Barnaby Joyce writes for the Canberra Times:
Government has left cattle industry out in the cold
Fred Pascoe’s family goes back a fair way in the Gulf, possibly about 40,000 years.
His family didn’t meet a “whitefella” until 1904. That was his great-great grandfather, “Kangaroo”. In Fred’s words a “lusty” fellow who had seven wives. Fred jokes with a smirk that unfortunately that part of the family genes did not flow down.
Fred’s great-grandfather started working the cattle that have been a fixture of the Gulf ever since. His love of the country was too strong for the city. He died six days after moving to town in retirement.
Now Fred manages his own cattle property. Cattle have given Fred and his family a additional connection to his country. Cattle are now part of their culture.
Cattle are part of the nation’s culture too. The economy of the north depends on cattle. The truck drivers depend on them, the stock and station agents depend on them and even the local show and rodeo would not exist without them.
That’s what makes the government’s bungling of the live cattle saga a few years ago so galling. It was an attack on a culture. A culture that has been built up over more than 100 years, and now threatened by a combination of government incompetence, the roaring of money printing presses in other countries and the failure of monsoonal rains.
We can’t do much about that rain. I will leave that one to the local graziers and their God. We can, however, stop making bad policy decisions and start a debate about the high Australian dollar.
When we shut down the live cattle trade, we affect the food supply to a nation of more than 250 million people next door. Because of the undisputed barbaric acts of a small number of people in a very large industry we impugned an entire nation’s culture. The message was implicit but clear: we don’t trust you enough to provide you with food anymore.
Our government engaged in a prejudicial policy condemning the many based on the actions of a few. Since then the Government has made little attempt to support our own domestic cattle industry or make amends with our largest neighbour.
Because governments caused these problems, there is a moral obligation on them to help solve these problems. On Tuesday, I attended a beef crisis forum in Richmond. In a town of only 500 people in the Gulf, a crowd of 500 turned up, in a mood, not to vent frustrations, but to propose solutions and to look for leadership.
One of those solutions was for the government to purchase 100,000 head of cattle to put an immediate floor price in the market. Because the live cattle trade fiasco has dropped demand by about 300,000 head of cattle a year, beef prices are plummeting. In Longreach, cattle sold for $20 per head last week. That’s the equivalent of buying your scotch fillet for 10 ¢ a kilogram.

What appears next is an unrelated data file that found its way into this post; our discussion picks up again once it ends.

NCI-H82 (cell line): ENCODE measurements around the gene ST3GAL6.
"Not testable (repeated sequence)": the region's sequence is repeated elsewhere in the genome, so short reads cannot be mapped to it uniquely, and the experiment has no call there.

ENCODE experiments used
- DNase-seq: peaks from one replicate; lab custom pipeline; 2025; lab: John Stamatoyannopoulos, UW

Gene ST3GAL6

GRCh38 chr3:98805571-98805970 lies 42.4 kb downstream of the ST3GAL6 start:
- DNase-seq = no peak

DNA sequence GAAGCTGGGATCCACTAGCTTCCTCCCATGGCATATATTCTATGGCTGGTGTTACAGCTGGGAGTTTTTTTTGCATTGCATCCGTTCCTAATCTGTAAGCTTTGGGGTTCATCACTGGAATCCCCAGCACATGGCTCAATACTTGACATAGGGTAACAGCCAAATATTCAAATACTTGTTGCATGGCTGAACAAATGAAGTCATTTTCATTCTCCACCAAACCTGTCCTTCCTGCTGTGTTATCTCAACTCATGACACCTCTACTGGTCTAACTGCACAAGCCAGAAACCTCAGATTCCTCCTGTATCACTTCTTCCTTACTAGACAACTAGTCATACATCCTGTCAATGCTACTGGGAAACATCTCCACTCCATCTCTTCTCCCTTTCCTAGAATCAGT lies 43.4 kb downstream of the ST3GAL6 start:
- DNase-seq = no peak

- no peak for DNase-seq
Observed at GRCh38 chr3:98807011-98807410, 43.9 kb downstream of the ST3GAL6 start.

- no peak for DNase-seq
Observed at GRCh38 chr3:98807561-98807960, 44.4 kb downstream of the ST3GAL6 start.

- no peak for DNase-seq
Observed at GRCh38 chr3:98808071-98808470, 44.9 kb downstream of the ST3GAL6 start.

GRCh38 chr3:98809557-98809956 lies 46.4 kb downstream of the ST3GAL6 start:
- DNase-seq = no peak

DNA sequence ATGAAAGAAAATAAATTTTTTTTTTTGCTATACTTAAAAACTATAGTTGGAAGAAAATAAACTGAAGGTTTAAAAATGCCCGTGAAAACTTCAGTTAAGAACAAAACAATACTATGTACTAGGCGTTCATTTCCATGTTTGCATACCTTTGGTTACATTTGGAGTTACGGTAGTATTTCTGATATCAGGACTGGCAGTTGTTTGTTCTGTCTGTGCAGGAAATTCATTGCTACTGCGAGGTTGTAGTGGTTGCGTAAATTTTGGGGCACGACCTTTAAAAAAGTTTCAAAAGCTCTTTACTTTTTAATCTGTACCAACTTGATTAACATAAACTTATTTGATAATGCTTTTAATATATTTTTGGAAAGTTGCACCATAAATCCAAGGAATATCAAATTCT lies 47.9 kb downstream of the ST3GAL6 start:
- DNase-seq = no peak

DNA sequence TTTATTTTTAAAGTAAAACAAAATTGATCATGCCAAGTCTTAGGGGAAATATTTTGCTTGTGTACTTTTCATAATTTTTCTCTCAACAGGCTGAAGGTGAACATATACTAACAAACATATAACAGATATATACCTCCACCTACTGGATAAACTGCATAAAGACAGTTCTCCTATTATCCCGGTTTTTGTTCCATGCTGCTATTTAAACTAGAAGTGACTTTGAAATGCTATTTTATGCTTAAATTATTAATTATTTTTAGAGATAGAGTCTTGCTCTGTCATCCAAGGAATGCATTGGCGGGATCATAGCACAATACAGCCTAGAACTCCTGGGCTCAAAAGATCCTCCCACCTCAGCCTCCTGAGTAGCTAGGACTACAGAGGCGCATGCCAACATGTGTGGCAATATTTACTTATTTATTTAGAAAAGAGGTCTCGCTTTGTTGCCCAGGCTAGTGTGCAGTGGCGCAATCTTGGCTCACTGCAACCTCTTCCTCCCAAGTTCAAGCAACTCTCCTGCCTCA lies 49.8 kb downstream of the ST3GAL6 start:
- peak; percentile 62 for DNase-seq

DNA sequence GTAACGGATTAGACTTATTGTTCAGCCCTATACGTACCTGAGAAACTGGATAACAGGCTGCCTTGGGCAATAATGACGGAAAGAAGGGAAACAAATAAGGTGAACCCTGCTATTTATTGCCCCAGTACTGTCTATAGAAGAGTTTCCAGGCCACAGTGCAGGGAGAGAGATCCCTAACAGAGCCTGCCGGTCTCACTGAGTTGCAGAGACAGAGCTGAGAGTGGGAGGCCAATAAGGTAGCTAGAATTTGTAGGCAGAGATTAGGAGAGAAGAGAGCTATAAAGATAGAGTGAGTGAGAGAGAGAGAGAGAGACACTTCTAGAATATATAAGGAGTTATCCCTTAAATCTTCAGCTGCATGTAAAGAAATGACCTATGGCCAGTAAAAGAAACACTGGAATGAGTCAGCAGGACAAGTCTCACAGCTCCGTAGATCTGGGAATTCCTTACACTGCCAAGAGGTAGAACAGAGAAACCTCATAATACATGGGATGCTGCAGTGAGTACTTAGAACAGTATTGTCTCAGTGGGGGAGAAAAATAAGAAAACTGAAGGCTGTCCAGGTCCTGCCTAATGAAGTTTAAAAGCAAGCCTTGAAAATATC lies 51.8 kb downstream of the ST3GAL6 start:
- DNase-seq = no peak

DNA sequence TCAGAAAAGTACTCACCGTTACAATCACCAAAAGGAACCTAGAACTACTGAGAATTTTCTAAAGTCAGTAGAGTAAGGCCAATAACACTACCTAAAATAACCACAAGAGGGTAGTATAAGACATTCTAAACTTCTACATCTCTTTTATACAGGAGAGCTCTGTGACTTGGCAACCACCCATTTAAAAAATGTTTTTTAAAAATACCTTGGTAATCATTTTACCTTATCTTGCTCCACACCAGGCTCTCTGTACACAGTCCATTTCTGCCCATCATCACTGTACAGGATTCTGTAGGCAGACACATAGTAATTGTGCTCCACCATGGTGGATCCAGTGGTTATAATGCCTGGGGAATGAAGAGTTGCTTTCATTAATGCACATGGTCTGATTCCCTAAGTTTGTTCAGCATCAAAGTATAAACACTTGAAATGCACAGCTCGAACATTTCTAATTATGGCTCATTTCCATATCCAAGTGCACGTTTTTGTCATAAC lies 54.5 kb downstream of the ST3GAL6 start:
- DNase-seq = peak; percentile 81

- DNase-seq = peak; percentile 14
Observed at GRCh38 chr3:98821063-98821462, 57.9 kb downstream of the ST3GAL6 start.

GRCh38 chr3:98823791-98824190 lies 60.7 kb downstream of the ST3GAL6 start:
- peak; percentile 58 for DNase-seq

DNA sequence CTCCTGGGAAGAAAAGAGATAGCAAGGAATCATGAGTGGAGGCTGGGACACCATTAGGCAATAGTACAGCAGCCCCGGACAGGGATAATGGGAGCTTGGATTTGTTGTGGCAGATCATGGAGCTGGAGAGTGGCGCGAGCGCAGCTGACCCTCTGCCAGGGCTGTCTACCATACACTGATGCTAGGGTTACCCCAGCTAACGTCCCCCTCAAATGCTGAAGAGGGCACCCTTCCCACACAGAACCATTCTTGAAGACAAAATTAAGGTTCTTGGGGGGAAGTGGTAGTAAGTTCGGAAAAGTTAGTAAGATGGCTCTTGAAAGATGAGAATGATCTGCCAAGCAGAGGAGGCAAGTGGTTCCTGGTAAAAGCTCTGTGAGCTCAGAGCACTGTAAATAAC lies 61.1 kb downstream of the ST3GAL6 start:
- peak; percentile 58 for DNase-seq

But the price of the dollar means our beef is still expensive to those overseas. More than 30 foreign central banks now hold Australian dollars, along with Google, Apple and Berkshire Hathaway.
The Botswana central bank is not diversifying into the Australian dollar because they share our love of a sunburnt country and wide, open plains, but because we are becoming a “safe haven” currency. Our exporters are paying their insurance policy.
Our terms of trade have fallen by 15 per cent, and economic growth is being downgraded. Still, our dollar remains relatively high.
The Reserve Bank recognised this on Tuesday by cutting interest rates, in part aimed at the high dollar. The Australian dollar is not a sacred cow.
The RBA has clearly announced that its monetary policy is now looking to target the dollar, and we have intervened directly in foreign exchange markets on 35 separate times in the past 24 years, including eight times since 1997.
Other nations are not as restrained as we are. The United States is now delivering quantitative easing at a rate of $85 billion a month. The Swiss have imposed a ceiling on their currency, and the new Shinzo Abe government in Japan is actively adopting policies to devalue its currency, by 20 per cent since last December.
Meanwhile, we are keeping our innocence and making life near impossible for those who we are relying on to figure ourselves out of our current financial mess. What’s the good of being pure, if you end up broke?
Regular readers know that I have written on this topic of the over-valued Australian dollar (due incoming “hot money” from other, currency-depreciating nations) since late 2011 –
It’s wonderful – if all too belated – to finally see a politician from one of the so-called “major” parties speaking truthfully about the AUD exchange rate, and the close-mindedness on the part of our economic mandarins which has caused so much damage to Australian businesses (and thus, the economy) over the past couple of years.
Barnaby for PM.